“As Alfred Nobel once said, the Nobel Peace Prize is awarded to those who have conferred the greatest benefit to humankind,” Josh Benesh, Heritage Auctions Vice President, continues. “The journalism of Dmitry Muratov is the epitome of this quote. However, what is happening here today goes far beyond this.”
Muratov himself is next to speak.
“Today is World Refugee’s Day and it’s not a celebration. My speech will not be a celebratory one. 16 million Ukrainian refugees. 16 million! 90 percent of the refugees are women and children. Two-thirds of all Ukrainian kids were forced to flee their homes. Ask me when this last happened. And I’ll tell you — never. More than 5.2 million children need urgent aid. These people had their past killed. And now their future is in danger.”
The complete silence in the hall is only interrupted by camera flashes.
“How can we help civilians live their lives? We at Novaya Gazeta decided to give our gold medal to Heritage. Heritage won’t keep a single cent for themselves. It is also a sign of enormous solidarity. I am glad that UNICEF is here. I believe them. Our newspaper believes them. The world believes them.”
The hall erupts in applause.
“All the money that we raise today will go to UNICEF. The funds will be directed to all the countries hosting Ukrainian refugees and children of Ukrainian refugees, Poland, Russia, Germany, Moldova, Slovenia, Hungary and the Czech Republic. If we manage to raise a large amount, UNICEF can allocate some money to help child refugees in Africa and Laos.”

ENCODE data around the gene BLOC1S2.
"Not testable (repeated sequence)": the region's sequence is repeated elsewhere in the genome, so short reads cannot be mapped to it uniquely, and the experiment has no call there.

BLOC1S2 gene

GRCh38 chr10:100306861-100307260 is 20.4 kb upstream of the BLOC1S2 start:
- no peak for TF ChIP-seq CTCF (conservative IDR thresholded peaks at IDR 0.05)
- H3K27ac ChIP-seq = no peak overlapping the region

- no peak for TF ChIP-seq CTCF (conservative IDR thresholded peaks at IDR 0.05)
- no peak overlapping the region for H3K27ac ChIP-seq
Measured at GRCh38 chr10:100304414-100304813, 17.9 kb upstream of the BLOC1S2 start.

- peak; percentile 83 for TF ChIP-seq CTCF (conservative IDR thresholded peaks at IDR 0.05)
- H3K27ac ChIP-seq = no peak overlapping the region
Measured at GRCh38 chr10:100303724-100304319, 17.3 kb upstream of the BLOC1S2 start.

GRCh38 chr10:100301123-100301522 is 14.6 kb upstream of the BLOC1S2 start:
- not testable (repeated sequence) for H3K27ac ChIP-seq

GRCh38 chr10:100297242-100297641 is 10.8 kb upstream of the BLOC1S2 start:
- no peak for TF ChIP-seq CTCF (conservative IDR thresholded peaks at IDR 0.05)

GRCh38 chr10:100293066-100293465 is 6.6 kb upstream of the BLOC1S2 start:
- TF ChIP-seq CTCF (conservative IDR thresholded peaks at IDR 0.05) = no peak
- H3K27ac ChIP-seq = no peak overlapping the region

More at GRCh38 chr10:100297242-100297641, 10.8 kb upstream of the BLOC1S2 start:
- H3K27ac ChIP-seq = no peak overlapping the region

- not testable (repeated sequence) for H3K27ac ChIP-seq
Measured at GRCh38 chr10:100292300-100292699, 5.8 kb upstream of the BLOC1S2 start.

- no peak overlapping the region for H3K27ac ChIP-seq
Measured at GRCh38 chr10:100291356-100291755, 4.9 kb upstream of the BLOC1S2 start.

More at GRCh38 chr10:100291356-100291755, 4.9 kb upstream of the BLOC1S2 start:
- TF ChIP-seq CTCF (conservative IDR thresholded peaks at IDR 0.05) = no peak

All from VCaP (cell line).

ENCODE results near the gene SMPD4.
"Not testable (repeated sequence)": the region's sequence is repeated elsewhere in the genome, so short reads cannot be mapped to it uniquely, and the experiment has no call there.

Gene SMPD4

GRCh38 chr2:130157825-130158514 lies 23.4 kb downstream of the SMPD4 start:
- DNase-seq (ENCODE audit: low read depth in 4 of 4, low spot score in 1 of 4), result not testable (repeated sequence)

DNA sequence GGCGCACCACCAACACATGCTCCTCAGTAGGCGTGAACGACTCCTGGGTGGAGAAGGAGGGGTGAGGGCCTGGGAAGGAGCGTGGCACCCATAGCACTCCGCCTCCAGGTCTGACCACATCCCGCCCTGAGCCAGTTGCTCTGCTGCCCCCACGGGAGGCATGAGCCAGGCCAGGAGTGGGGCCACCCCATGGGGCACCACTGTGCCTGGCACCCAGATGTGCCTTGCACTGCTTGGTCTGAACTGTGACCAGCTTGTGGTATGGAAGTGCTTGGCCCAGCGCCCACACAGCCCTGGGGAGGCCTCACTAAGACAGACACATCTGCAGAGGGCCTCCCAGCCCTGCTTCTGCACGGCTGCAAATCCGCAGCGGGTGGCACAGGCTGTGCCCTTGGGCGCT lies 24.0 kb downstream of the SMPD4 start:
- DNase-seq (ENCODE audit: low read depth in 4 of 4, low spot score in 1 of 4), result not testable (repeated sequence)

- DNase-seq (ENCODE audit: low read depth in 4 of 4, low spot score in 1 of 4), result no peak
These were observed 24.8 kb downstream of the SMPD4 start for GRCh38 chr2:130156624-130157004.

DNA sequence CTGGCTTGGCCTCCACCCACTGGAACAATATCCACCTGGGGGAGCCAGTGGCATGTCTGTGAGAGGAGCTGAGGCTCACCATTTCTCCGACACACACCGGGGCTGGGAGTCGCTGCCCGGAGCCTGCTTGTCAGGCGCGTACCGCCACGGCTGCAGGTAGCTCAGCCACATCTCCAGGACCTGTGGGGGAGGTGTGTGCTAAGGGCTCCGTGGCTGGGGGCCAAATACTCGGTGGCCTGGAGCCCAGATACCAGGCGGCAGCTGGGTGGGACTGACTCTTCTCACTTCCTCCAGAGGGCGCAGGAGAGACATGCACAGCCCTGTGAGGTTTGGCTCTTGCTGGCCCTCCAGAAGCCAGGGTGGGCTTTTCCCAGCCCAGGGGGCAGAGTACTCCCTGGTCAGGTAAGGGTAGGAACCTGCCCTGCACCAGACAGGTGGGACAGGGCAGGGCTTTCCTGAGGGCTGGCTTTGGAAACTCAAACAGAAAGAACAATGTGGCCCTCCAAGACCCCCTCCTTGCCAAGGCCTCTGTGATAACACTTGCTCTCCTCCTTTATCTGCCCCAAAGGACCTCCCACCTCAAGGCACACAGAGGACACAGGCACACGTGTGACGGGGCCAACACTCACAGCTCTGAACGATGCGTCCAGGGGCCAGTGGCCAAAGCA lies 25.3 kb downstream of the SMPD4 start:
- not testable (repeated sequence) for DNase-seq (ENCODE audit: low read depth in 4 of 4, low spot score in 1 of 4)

Muratov calls on others to follow in his footsteps and offer up their relics “to aid others.”
It is not the first time he has auctioned something personal and of value. In 2020, Muratov sold an ice hockey stick of legendary Soviet player Valeri Kharlamov from his private collection. He managed to raise $100,000 and sent the amount to a fund organized to pay for an expensive medicine to cure a boy suffering from the deadly spinal muscular atrophy. A few months ago, Muratov auctioned off 39 more hockey sticks from his collection for 55 million rubles (€1 million) to help kids with cancer.
“One child, a refugee from Mariupol, had a prayer,” Muratov continues. “I was told about it — ‘Dear God, help me charge my phone to call my mom.’”
A few people in the hall suddenly snicker.
“I ask everyone in the hall to imagine for a second that this is your child,” Muratov says pointedly. “Our auction does not have a gavel but if it was here, I’d ask for it to drive a nail into the war’s coffin. <…> I’d like to thank the Nobel Committee once again for fully supporting Novaya Gazeta. Thank you. Now, place your bids and let the money flow!”
Mike Sadler. Photo: Elizaveta Kirpanova
Auctioneer Mike Sadler is next to take the stage to present the lot. Two women who are tracking online offers on the Heritage Auctions website are sitting on the side. Two more members of the auction house staff are sitting in the corner to accept phone call bids. The screen is already showing initial offers, the biggest one being $787,500.
Sadler officially opens the auction. He resembles a conductor, only difference being that he is in charge of the white paddles that are raised practically every ten seconds. In the first minutes, the offers go up by $50,000. However, it all changes when the bids start exceeding $1 million. The amount on the screen changes to $2 million in the blink of an eye. The hall greets this development with a round of applause.
Muratov, who is still in the hall, is trying to keep a straight face. He is recording the historic event live.